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Why You Should Quit Smoking Right Now | World No Tobacco Day | May 31

Within merely 10 seconds of your first drag, the toxic chemicals in tobacco smoke get into your brain, heart, and other organs. Smoking harms every part of your body and increases your risk of many illnesses. Smoking also impacts how you look and feel, your finances, and the people close to you.

What happens in your body

When you smoke, toxic chemicals penetrate your lungs and get distributed through your body. They can:

  • reach your brain, heart, and other organs within 10 seconds of your first puff

  • go everywhere your blood flows, spoiling every part of your body.

Even if you don’t inhale tobacco smoke, you still absorb toxic chemicals through the lining of your mouth.


How you become addicted

The nicotine in tobacco is highly addictive. It makes your brain release a chemical called dopamine. Dopamine is a ‘feel-good chemical' that:

  • makes you feel satisfied

  • helps you to focus

  • gives you a better power

But this effect does not last long, and is just a temporary feeling. As the nicotine levels in your body fade, your brain desires more dopamine. The longer you have been smoking, the more dopamine you need to feel good. You become dependent on nicotine.

Once you are dependent on nicotine, you will begin to have withdrawal symptoms without it. You may find it difficult to concentrate or feel nervous, restless, irritable, or worried. A good rehabilitation center can certainly help you overcome your addiction easily. These two things — nicotine addiction and nicotine withdrawal — make you want to smoke more. You become addicted to tobacco.

How tobacco harms your body

The chemicals in tobacco smoke can damage your body in many ways. For example:

  • Nicotine narrows your veins and arteries. This can:

  • damage your heart by pushing it to work faster and harder

  • slow down your blood and reduce oxygen to your feet and hands.

  • Carbon monoxide deprives your heart of the oxygen that it needs to pump blood around your body. Over time, your airways swell up and let less air into your lungs.

  • Tar is a sticky substance that coats your lungs like soot in a chimney.

  • Phenols paralyze and kill the hair-like cells in your airways. These cells sweep clean the lining of your airways and protect them against infections.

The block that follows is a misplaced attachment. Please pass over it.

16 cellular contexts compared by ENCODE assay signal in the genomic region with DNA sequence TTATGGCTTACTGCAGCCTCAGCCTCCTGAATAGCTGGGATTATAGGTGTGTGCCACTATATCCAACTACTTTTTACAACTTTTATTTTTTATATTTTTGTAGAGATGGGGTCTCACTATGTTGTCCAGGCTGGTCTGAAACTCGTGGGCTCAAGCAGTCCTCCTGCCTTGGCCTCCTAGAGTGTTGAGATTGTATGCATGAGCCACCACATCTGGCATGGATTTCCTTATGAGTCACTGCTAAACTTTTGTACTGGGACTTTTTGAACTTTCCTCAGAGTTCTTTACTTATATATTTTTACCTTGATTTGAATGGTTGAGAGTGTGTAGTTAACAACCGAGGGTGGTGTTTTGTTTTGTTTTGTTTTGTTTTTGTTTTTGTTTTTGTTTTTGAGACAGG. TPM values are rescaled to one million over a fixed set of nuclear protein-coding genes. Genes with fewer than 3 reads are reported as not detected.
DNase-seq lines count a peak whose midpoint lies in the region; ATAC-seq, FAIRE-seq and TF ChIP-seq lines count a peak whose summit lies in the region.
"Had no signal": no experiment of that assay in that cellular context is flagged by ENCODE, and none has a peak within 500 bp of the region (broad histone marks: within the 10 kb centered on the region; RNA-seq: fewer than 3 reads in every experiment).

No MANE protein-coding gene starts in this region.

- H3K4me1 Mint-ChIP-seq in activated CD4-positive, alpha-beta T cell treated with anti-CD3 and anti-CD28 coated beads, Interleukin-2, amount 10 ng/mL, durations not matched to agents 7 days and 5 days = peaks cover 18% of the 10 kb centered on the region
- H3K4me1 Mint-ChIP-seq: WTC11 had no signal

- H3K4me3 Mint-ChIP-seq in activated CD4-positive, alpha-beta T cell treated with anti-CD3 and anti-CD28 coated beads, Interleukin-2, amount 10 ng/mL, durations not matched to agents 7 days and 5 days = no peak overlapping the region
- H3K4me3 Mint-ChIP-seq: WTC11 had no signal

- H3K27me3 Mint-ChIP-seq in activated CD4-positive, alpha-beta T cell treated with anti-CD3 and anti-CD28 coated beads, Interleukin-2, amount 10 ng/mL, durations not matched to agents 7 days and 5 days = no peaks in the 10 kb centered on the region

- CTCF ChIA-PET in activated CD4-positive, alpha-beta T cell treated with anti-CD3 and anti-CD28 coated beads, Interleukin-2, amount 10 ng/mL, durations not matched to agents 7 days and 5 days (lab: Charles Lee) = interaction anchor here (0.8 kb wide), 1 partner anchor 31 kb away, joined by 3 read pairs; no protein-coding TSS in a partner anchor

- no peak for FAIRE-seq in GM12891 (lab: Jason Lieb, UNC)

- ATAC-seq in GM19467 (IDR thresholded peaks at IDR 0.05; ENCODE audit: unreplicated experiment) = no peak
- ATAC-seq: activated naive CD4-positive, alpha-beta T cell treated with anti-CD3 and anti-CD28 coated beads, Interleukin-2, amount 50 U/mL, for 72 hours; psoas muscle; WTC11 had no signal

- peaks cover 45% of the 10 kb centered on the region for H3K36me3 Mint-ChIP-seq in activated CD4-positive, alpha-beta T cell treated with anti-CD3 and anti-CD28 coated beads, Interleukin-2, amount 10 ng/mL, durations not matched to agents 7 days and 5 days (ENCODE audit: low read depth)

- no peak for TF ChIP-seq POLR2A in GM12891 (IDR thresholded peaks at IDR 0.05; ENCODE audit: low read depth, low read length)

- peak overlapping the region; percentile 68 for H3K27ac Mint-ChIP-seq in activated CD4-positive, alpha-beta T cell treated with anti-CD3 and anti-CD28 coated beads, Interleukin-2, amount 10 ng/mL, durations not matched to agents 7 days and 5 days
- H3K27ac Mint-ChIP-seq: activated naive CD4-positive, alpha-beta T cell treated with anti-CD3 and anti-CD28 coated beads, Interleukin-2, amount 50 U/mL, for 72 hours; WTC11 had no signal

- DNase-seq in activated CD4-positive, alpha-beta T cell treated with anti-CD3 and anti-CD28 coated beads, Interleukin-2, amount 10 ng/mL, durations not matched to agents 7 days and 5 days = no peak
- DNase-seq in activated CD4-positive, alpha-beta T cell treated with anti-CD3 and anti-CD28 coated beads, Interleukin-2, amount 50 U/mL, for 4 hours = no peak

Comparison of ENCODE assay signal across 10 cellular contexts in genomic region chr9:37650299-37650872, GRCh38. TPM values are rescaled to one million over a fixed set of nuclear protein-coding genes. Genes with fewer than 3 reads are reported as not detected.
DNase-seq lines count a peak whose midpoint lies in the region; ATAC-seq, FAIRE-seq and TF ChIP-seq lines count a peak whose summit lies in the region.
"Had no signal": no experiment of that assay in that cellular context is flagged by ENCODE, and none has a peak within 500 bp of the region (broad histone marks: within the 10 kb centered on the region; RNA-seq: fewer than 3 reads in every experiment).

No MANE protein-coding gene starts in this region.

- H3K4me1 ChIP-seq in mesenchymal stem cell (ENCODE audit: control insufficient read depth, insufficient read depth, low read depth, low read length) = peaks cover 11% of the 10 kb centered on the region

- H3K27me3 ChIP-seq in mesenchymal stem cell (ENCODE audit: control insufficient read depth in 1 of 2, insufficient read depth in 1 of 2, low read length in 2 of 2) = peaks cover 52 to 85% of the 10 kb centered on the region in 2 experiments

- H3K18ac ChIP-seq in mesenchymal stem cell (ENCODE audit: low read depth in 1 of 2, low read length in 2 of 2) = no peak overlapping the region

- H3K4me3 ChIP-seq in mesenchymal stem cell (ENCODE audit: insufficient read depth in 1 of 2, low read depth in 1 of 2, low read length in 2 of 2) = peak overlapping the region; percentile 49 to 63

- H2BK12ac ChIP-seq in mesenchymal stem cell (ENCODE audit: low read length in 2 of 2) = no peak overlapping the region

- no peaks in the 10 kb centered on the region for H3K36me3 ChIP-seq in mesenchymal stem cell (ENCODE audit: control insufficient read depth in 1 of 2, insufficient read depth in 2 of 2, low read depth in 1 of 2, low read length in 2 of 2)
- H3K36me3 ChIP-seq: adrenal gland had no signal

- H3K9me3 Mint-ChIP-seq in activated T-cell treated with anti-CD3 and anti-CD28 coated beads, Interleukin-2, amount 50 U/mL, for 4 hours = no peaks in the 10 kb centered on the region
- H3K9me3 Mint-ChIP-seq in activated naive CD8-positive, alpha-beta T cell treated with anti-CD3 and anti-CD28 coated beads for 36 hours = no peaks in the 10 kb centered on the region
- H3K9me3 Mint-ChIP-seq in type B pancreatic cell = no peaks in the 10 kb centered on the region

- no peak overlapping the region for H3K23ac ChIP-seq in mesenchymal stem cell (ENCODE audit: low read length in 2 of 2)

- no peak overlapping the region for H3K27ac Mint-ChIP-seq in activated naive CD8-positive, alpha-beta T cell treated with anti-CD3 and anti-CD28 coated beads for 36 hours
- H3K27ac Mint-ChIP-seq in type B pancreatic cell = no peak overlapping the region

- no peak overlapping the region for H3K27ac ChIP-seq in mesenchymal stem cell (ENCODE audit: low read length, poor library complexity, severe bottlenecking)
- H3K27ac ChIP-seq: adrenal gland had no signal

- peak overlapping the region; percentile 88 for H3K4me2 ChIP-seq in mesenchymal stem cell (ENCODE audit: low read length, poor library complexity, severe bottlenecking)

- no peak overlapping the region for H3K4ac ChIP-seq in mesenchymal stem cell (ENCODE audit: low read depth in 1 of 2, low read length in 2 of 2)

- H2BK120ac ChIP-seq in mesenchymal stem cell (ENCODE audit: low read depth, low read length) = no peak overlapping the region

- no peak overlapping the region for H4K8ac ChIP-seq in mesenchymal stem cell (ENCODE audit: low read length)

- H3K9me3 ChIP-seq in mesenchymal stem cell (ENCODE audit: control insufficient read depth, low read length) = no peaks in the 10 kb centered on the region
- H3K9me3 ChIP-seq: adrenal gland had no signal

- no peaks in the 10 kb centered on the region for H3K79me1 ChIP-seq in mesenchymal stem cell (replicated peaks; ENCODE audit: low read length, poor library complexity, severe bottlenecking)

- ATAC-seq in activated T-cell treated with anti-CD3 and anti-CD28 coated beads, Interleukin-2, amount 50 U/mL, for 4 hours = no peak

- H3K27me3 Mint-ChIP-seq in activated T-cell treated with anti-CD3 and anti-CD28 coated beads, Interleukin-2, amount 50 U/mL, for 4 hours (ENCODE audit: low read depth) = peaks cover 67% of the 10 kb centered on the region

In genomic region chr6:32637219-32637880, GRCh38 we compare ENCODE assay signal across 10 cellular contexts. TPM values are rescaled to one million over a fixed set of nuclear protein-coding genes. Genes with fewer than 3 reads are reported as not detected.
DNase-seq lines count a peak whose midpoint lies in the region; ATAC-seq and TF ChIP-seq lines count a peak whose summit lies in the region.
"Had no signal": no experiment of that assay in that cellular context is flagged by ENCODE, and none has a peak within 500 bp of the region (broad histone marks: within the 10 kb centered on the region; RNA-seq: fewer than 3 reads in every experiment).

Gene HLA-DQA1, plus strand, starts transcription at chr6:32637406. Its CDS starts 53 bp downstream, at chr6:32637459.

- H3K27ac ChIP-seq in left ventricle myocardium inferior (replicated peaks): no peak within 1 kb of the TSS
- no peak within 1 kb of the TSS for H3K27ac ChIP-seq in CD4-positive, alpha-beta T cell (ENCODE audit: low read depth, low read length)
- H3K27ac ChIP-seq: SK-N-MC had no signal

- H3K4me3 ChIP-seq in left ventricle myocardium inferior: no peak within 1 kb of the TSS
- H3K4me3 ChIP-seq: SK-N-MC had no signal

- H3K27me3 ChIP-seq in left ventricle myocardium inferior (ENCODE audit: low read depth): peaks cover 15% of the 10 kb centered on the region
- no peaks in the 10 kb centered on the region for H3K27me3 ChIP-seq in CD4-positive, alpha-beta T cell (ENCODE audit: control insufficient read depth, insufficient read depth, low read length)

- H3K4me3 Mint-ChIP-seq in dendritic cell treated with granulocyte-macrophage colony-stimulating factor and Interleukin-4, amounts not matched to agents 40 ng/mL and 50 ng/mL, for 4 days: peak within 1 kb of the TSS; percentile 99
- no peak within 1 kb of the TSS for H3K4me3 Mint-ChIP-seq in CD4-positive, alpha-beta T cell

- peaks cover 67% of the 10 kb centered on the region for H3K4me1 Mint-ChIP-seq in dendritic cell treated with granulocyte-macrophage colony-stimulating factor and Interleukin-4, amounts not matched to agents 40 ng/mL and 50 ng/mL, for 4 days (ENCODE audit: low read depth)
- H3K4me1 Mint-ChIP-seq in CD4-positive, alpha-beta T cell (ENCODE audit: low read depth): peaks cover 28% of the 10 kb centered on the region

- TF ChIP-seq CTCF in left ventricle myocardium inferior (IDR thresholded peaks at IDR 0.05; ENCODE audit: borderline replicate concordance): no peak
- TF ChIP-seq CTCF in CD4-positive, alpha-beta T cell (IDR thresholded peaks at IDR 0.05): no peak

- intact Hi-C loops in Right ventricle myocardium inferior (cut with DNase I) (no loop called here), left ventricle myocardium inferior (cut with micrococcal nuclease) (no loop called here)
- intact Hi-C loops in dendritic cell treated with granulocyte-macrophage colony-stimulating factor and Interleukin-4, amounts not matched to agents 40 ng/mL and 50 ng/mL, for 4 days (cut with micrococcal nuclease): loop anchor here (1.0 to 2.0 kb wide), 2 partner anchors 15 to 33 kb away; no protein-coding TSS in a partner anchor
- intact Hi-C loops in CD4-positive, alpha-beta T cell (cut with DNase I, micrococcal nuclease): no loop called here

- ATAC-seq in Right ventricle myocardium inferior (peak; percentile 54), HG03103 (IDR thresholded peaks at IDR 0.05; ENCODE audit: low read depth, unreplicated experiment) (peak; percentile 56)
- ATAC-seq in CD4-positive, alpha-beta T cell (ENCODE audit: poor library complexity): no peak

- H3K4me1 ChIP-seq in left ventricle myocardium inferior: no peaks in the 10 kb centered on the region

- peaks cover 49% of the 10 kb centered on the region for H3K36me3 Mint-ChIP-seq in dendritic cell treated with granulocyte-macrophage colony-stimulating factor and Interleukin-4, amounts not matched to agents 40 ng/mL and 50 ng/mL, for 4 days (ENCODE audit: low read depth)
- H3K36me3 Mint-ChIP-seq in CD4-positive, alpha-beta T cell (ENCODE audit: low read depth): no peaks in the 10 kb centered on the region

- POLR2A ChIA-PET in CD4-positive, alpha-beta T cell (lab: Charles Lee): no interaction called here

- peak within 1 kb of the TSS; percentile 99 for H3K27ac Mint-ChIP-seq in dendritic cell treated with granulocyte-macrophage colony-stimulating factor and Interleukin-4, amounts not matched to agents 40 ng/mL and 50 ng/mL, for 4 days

• Tiny particles in tobacco smoke irritate your throat and lungs and cause a ‘smoker’s cough’. This makes you produce more slime and damages lung tissue.

  • Ammonia and formaldehyde irritate your eyes, nose, and throat.

  • Cancer-causing chemicals make your cells grow too fast or abnormally. This can result in cancer cells.

How tobacco affects the way you look

Smoking tobacco can:

  • cause yellow-brown stains on your fingers, tongue, and teeth

  • improve your risk of tooth loss and bad breath

  • make your skin saggy and give you early wrinkles

  • make your hair lose its natural shine.

Health effects

If you smoke, you:

  • decrease your life expectancy and your quality of life

  • raise your risk of many disorders and diseases as well as of dying prematurely.

It can be a long time before smokers get a smoking-related infection or disease. Because of this, some people believe it won’t ensure them.

In fact, up to ⅔ of long term smokers will:

  • die of a smoking-related disease

  • have their life cut short by about 10 years on average, approximated to non-smokers.

There is also growing evidence to suggest that smoking harms mental health. For example, some studies show that smoking is associated with improved rates of anxiety, panic attacks, unhappiness, suicide attempts, and schizophrenia.

Some of the conditions and diseases that can be caused by smoking

Did you know?